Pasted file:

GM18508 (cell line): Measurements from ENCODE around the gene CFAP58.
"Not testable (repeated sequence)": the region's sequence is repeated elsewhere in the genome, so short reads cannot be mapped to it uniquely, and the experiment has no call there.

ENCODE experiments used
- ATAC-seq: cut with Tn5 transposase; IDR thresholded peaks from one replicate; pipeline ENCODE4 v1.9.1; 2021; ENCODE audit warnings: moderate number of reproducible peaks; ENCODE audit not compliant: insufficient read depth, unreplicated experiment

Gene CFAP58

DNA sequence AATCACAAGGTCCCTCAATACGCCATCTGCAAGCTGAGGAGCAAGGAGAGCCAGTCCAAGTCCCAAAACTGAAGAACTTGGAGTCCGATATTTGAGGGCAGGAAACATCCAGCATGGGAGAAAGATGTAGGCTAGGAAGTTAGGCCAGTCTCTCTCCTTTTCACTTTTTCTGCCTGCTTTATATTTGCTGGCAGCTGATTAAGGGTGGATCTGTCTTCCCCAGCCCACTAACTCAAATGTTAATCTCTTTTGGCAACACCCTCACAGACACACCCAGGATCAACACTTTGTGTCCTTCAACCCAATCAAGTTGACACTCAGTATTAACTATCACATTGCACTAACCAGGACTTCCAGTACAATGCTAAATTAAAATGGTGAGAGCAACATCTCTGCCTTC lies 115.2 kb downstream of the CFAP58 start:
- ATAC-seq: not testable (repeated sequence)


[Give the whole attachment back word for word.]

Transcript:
GM18508 (cell line): Measurements from ENCODE around the gene CFAP58.
"Not testable (repeated sequence)": the region's sequence is repeated elsewhere in the genome, so short reads cannot be mapped to it uniquely, and the experiment has no call there.

ENCODE experiments used
- ATAC-seq: cut with Tn5 transposase; IDR thresholded peaks from one replicate; pipeline ENCODE4 v1.9.1; 2021; ENCODE audit warnings: moderate number of reproducible peaks; ENCODE audit not compliant: insufficient read depth, unreplicated experiment

Gene CFAP58

DNA sequence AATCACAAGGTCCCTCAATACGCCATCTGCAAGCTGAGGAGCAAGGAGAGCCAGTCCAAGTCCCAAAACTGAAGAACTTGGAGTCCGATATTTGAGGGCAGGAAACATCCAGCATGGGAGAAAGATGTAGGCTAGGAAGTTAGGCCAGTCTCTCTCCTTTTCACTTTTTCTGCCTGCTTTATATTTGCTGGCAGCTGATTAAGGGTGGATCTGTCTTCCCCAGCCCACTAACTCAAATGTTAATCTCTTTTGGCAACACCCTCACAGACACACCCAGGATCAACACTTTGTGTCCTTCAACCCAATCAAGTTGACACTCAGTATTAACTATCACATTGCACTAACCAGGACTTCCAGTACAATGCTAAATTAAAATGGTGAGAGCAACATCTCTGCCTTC lies 115.2 kb downstream of the CFAP58 start:
- ATAC-seq: not testable (repeated sequence)